The most common approach to making progress is to push forward. That’s fine, because it works well most of the time.
But occasionally, you can make more progress by working backwards –not from where you are, but from the goal you’re trying to reach, and perhaps not from trying to achieve success, but from trying to avoid failure.
Here’s a simple example: suppose you need to deliver a research report by the end of the month. It’s often helpful to schedule backwards, and create earlier and earlier deadlines for the different aspects of the work required: Final draft by the 30th, first draft by the 23rd, data analysis by the 16th, data collection by the 9th, and so forth.
This same idea of thinking, planning, and working backwards can be helpful in a wide variety of scenarios in your work and your life.
Backwards Problem Solving
For example, suppose you’re trying to develop a solution to a particular problem. Instead of working forward, which is probably the most natural way to proceed, you may get an easier, better solution by working backwards, perhaps by asking:
- What would be the benefits of a satisfactory solution?
- What would be the features of something that offers those benefits?
- What possible elements, items, ideas, or materials might deliver those features?
- How can the right elements, items, ideas, or materials be assembled, fabricated, or otherwise applied to the problem?
- What are the resources necessary to do that assembly or fabrication?
- What are the steps needed to carry out this problem-solving process?
… and so forth.
This all may sound a little complex when discussed abstractly, as I have just done. But if you pick a problem to solve, the answers to each question quickly become a lot more concrete and specific.
Backwards Project Planning
Thinking, planning, and working backwards also works well when you’re trying to accomplish a goal. For example, the common approach is to focus on a good plan to reach the goal and then to work at getting that plan implemented.
A backwards approach, however, might be to think of potential obstacles and difficulties en route to that goal, and then work to prevent them from stopping you. You can do this by asking such questions as:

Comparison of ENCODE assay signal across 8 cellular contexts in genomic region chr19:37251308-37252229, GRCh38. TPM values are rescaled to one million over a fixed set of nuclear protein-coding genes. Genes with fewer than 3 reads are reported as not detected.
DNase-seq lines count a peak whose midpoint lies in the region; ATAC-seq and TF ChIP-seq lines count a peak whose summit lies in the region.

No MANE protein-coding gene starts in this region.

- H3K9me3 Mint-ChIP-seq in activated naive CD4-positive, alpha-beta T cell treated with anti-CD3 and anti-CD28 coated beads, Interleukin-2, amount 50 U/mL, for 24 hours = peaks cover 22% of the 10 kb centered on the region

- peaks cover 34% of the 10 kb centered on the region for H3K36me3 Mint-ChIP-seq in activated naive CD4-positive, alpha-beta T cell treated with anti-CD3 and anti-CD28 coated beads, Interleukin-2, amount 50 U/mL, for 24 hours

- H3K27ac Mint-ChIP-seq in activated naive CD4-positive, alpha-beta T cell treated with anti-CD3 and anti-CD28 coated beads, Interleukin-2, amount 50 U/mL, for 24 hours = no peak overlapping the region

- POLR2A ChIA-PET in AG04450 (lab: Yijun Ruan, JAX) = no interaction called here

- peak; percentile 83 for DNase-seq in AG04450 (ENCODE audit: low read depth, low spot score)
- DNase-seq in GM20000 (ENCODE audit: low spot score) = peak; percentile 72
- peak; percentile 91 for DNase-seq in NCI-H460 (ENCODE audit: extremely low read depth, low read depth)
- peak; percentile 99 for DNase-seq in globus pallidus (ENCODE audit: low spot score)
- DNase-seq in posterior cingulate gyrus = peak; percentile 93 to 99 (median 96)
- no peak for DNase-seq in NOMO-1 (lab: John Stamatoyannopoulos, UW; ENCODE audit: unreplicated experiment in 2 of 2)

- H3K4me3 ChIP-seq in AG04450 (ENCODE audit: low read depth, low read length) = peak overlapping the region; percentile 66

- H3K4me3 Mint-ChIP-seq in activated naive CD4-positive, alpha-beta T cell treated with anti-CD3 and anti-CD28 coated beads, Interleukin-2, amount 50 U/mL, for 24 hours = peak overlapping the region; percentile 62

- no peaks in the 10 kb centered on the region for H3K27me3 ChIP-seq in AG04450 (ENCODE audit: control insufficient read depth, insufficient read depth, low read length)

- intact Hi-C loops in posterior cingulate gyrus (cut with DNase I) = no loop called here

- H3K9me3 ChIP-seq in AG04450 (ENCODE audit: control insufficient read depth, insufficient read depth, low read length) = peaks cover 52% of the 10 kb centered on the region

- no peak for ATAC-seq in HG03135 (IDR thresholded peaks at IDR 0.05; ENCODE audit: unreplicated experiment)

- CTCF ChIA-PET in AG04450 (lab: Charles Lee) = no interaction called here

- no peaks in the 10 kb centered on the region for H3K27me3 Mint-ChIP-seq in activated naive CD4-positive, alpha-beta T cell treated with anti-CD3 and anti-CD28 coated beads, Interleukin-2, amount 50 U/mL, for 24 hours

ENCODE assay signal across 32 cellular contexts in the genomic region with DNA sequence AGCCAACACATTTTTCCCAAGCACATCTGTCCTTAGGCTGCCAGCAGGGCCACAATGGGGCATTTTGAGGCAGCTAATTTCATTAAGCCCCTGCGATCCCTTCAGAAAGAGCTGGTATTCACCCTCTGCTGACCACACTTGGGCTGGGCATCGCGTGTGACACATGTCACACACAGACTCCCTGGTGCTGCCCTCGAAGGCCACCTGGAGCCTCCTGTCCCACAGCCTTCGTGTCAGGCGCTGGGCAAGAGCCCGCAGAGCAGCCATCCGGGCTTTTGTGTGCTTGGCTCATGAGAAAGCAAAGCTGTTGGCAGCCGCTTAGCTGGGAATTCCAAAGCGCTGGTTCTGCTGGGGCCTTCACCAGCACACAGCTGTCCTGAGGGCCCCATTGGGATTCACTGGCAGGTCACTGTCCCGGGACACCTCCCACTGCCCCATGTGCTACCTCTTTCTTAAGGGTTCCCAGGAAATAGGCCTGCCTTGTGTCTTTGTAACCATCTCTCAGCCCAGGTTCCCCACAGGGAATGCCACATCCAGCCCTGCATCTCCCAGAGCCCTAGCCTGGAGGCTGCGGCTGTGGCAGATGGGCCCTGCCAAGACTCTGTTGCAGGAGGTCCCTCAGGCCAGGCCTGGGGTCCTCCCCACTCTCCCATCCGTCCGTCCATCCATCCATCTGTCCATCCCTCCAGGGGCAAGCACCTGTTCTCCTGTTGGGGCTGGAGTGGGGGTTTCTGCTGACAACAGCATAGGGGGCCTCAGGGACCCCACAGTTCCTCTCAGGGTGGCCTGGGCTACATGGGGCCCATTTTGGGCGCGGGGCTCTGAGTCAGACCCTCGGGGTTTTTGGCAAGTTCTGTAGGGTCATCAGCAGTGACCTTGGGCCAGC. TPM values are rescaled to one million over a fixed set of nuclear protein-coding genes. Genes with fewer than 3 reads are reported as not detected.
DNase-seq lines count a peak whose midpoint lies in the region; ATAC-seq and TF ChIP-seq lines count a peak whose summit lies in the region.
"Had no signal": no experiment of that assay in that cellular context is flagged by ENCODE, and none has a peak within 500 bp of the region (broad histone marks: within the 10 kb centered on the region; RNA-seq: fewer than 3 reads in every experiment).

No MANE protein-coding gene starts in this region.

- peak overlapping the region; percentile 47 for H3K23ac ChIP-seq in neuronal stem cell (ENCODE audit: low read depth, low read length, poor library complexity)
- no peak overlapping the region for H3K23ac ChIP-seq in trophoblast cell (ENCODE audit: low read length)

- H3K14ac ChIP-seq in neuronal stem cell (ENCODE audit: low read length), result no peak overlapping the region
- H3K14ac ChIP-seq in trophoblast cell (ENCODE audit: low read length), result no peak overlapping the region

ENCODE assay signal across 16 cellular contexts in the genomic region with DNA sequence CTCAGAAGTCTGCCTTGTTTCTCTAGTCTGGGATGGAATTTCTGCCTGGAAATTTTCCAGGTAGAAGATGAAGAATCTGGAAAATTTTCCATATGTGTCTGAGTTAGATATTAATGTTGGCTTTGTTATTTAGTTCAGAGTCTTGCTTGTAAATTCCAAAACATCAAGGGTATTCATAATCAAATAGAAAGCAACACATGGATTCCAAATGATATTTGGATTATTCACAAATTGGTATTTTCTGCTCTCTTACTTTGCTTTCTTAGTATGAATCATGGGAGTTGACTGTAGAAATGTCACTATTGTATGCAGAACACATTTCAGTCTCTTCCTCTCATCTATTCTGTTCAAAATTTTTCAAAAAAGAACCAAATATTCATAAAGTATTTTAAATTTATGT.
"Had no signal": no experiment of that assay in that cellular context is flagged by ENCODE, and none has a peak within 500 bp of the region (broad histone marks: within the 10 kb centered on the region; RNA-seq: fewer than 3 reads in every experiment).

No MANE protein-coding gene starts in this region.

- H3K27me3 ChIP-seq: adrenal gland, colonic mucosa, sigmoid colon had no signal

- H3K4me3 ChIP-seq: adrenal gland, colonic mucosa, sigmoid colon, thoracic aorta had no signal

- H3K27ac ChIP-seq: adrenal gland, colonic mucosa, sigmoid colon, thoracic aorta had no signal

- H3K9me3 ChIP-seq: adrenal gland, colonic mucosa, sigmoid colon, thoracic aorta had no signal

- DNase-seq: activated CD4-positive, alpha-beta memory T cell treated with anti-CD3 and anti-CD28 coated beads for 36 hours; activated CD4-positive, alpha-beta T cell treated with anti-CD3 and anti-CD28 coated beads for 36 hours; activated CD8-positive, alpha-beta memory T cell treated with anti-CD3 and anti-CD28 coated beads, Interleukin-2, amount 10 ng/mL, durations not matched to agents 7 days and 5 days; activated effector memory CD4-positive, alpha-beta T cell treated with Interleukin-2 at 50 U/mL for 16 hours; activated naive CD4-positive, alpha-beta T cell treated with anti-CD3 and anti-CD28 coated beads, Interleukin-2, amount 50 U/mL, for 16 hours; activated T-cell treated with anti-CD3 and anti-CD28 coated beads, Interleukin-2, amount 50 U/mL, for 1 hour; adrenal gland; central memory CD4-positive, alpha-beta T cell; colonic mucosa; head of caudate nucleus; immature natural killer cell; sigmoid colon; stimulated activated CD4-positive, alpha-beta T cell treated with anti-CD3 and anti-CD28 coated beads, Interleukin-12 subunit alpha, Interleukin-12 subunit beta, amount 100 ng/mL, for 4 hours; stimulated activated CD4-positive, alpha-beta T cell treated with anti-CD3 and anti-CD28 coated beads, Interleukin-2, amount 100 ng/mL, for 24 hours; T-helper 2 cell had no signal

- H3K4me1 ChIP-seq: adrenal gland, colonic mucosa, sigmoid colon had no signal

- What difficulties are we likely to encounter?
- How might some of what we do backfire on us?
- What if our plans don’t work out well enough?
- In what ways might we fail to reach our goal?
By anticipating and working to avoid many of the possible pitfalls associated with working toward your goal, you necessarily make success more likely.
I experienced another angle on this backwards thinking, planning, and working when I was involved several years ago with some high-powered stock market traders. They taught me that average traders often fail to make much of a success in the stock market. The primary reason: they tend to focus on how much they can make if their next trade does well.
The successful traders I was in touch with, however, took the opposite tack: they were obsessed with how much they could lose if their next trade did poorly. They never traded on a whim, a “tip,” or a sudden emotional urge. They researched meticulously and adhered strictly to their time-tested trading plan (each had their own). Their idea was never to trade unless they believed the risk was minimal and also the potential reward greatly outweighed it.
What’s more, they never allowed a winning trade to turn into a loser, and they unhesitatingly withdrew from any trade the minute its value dropped to their pre-established maximum loss.
This backwards focus on limiting losses instead of the more common focus on possible increases helped them accumulate large gains year after year.
In my experience, flipping the most common approach – working forward toward your goal – so that you are instead trying to think, plan, and work backwards from the goal you want to achieve and the negatives you want to avoid, is a perfectly viable and in many cases extremely effective way to increase your overall level of productivity and success.
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